More ref interference however, and then Fantasma kicks Park in the nuts. He goes for the pin and Park kicks out. Fantasma argues with the ref then Park hits him with a low blow. Roll up, and 2 count. Park then executes a sunset flip in which the ref helps Fantasma counter it into a roll up combination on Park, but Park stops the refs hand from hitting 3. Fantasma argues with the ref and then clothesline him out of frustration. Park hits the spear and pins him. Fantasma loses his mask.
Winner: L.A. Park via Spear over El Hijo del Fantasma
Rating: **** 1/4
Stardom 5 Star Grand Prix: Kagetsu vs Rachael Ellering
Winner: Kagetsu via 450 Splash
Rating: *** 3/4
AJPW Summer Explosion Tour: Yuji Hino vs Kento Miyahara
Winner: Hino via Fuck You Bomb
Rating: *** 3/4
205 Live Tornado Tag: Buddy Murphy & Tony Nese vs Gran Metalik & Lince Dorado
Winner: Metalik via Sunset Flip Pin
Rating: *** 3/4
Lucha Underground Last Man Standing Lucha Underground Title Match: Pentagon Dark (c) vs Brian Cage
Winner: Pentagon Dark
Rating: *** 3/4
TripleMania 26 Lucha de Aspuestas Hair vs Mask: Lady Shani vs Faby Apache
Winner: Shani via Backstabber
Rating: *** 1/2
Stardom 5 Star Grand Prix: Mayu Iwatani vs Kelly Klein
Winner: Klein via Fireman’s Carry Slam
Rating: *** 1/2
NOAH Kawasaki Festival: Hitoshi Kumana & Hajime Ohara vs Tadasuke & Daisuke Harada
Winner: Ohara via Rollup
Rating: *** 1/2
Stardom 5 Star Grand Pix: Momo Watanabe vs Jaime Hayter
Winner: Momo via Package Driver
Rating: *** 1/2
Stardom 5 Star Grand Prix: Tam Nakano vs Konami
Winner: Tam via Cradle Reversal
Rating: *** 1/4
WOS 5 Way Battle Royal Women’s Championship Match: Kay Lee Ray (c) vs Viper vs Casey Owens vs Bea Preistly vs Aaliyah
Winner: Kay Lee Ray
Rating: *** 1/4
Stardom 5 Star Grand Prix: Hazuki vs Kelly Klein
Winner: Hazuki via La Magistral
Rating: *** 1/4
TripleMania 26 Lucha Extrema Match: Texano Jr, La Mascara & Rey Escorpion vs Pagano, Joe Lider & Murder Clown
Winner: Texano via Flaming Bullrope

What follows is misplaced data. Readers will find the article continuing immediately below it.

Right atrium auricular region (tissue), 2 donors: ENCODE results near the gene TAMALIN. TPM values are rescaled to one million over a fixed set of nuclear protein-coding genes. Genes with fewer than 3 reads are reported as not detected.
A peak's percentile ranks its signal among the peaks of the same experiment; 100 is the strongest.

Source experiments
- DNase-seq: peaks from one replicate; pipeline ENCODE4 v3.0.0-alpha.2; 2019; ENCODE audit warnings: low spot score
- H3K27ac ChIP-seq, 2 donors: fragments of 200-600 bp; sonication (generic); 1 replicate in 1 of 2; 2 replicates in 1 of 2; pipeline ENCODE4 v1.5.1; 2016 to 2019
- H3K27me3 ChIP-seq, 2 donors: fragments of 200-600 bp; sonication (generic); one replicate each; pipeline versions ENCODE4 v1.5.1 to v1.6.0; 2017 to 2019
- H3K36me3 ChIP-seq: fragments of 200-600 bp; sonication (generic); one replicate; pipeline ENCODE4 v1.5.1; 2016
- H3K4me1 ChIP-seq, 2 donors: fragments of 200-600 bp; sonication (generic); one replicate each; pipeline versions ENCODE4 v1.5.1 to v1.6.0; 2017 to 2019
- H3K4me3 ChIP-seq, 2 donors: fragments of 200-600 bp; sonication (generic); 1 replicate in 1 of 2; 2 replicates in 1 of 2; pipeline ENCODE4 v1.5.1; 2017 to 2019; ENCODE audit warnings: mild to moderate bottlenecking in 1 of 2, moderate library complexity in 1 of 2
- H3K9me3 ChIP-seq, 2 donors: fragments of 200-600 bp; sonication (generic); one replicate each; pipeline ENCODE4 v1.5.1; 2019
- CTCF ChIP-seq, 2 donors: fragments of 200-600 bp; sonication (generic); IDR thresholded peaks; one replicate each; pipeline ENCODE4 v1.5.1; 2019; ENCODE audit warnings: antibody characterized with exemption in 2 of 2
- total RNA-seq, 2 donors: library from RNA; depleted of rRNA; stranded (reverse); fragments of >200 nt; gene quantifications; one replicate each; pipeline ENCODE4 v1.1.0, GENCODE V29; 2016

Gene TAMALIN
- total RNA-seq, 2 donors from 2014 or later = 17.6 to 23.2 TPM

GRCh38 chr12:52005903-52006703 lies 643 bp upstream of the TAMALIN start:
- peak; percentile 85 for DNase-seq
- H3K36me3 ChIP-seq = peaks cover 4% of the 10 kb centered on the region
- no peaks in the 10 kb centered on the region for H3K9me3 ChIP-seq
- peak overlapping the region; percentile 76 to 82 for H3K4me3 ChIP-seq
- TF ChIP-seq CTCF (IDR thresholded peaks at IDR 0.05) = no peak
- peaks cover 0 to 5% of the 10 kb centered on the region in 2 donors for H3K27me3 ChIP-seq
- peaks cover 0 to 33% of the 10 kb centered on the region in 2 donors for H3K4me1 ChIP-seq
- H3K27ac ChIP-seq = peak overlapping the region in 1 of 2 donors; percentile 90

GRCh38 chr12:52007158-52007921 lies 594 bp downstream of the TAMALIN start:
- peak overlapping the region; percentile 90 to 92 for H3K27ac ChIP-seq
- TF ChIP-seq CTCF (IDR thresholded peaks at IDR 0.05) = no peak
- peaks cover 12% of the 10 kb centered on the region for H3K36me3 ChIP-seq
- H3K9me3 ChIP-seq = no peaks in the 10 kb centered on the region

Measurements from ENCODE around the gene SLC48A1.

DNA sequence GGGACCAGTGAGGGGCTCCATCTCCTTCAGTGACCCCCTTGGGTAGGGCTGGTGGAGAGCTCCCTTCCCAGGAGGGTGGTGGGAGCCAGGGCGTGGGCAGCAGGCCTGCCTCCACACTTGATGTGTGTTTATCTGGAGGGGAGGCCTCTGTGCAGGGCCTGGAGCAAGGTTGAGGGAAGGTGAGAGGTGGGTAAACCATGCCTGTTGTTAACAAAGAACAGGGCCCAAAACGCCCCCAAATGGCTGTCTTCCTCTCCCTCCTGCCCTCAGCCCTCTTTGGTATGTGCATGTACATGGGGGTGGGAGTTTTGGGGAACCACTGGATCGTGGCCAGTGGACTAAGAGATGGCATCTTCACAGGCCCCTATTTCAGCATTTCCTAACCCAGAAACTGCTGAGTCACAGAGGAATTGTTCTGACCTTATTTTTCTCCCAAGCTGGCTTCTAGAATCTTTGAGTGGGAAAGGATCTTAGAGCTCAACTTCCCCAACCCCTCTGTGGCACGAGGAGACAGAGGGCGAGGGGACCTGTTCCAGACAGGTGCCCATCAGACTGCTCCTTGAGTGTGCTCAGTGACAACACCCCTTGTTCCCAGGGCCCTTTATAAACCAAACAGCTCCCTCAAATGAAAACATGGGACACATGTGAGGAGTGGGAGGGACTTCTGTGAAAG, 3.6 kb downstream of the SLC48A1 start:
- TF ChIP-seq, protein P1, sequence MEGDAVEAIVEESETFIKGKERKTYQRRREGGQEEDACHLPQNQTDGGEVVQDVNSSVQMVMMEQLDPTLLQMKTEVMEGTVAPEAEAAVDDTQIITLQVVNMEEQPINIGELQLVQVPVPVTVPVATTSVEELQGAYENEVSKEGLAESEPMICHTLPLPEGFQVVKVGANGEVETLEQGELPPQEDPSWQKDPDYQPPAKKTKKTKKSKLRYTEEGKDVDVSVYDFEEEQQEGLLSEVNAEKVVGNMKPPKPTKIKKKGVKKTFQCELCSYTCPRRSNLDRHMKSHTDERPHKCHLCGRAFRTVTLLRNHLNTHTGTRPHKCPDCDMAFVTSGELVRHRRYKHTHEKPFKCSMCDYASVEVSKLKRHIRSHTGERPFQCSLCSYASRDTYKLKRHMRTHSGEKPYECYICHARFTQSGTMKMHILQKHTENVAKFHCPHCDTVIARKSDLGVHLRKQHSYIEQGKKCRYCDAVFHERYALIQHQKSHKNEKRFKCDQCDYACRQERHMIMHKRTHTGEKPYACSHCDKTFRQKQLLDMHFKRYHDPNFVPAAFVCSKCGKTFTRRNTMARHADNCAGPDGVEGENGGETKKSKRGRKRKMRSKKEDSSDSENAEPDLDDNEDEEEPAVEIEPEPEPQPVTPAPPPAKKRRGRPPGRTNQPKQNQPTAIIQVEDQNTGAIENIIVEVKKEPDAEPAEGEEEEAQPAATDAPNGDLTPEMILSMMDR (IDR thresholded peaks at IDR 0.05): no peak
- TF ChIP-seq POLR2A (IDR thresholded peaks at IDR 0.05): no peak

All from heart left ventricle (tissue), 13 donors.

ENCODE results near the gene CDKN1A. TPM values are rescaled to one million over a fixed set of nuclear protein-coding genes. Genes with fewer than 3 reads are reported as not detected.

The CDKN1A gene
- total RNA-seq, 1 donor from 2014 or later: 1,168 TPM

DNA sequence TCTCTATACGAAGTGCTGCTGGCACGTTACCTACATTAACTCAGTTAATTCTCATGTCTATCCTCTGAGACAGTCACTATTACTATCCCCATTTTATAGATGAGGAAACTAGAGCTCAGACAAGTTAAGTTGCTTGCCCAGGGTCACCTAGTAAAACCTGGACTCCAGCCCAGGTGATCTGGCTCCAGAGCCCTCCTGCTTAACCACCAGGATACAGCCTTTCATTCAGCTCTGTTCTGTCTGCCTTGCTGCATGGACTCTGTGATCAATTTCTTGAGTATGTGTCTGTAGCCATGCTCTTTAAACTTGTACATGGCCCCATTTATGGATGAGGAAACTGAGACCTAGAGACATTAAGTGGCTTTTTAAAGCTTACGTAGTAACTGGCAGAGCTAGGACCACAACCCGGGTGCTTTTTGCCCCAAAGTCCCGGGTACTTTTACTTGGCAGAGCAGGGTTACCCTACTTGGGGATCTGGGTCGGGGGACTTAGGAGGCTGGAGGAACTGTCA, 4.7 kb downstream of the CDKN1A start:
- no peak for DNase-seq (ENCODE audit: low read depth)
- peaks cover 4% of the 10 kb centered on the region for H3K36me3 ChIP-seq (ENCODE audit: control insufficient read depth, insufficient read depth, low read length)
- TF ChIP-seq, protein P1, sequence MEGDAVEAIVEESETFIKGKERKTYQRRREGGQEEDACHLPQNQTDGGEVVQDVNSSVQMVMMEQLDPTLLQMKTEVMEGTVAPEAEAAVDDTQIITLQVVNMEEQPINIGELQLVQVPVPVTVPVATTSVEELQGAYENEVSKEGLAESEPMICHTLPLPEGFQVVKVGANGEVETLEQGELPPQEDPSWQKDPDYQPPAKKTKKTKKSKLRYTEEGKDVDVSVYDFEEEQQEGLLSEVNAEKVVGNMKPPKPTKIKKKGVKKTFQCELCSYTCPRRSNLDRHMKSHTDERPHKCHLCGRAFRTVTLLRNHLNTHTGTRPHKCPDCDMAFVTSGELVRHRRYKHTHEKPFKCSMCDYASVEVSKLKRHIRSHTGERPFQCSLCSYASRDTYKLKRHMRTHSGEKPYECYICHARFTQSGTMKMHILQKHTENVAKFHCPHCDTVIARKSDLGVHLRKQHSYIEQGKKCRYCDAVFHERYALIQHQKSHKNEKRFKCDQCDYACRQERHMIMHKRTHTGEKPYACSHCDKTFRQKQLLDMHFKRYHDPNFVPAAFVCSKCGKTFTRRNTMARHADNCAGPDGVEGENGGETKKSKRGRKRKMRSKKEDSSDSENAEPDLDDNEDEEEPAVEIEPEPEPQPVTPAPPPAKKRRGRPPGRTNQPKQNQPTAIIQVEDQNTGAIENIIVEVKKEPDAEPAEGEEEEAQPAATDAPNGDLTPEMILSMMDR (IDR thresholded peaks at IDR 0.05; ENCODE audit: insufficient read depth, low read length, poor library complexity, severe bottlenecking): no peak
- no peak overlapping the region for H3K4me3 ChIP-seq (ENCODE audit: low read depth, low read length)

Rating: *** 1/4
Stardom 5 Star Grand Prix: Jungle Kyona vs Kimber Lee
Winner: Kyona via Hammer Throw Powerbomb
Stardom 5 Star Grand Prix: Utami Hayashishita vs Tam Nakano
Winner: Utami via Argentine Backbreaker
2. Stardom 5 Star Grand Prix: Kagetsu vs Konami
Being that she is the heel World Champion and Prime Minister of Oedo Tai, Kagetsu dismissed the younger wrestler. Konami kept her composure, said her piece, and let her actions in the ring do the talking.
What we got was a more technical match than I’ve ever seen in Stardom. A lot of mat based maneuvers, both women going for a bevy of submissions before it looked like Kagetsu was getting the momentum.
Kagetsu manages to get out of a Guillotine with Body Scissors and apply her own Double Wristlock to Konami. Our little cheat code gets to the ropes, but Kagetsu makes her pay with a trifecta of Michinoku Drivers and then goes up for her 450 Splash.
The Splash misses and Konami wastes little time applying the Triangle Lancer, which is unique looking. It seems to be an Arm Ringer with the head and neck triangled forward. So it puts strain on the neck and the arm at the same time, making movement difficult.
Pretty damn cool honestly.
Winner: Konami via Triangle Lancer
Rating: **** 1/4
1. NOAH Kawasaki Festival GHC Heavyweight Championship Match: Go Shiozaki vs Takashi Sugiura (c)
The story here is a continuation of the Super New Generation versus the veterans. Funnily enough for anyone that knows Go, he’s closer to the veteran’s ages than the New Generation, but hey, it’s who he’s aligned with. So after defeating Kenoh, Go stepping up makes you figure that the New Generation will keep challenging until someone beats Sugiura. Let’s see if Go is the chosen one.
This was one of those Japanese matches with layers based on how much you knew. I mean the fact that Shiozaki came out to his old theme from the glory days with Misawa, already add a layer before the match starts. So as goes with a feud that has over a decade of layers, this was just a hard hitting match. Sugiura kept things grounded with submissions and his Misawa style elbows, where Shiozaki added a little more high flying. A big Suicide Dive to the outside and a gorgeous Moonsault were just a little taste of the lengths Shiozaki was willing to go to.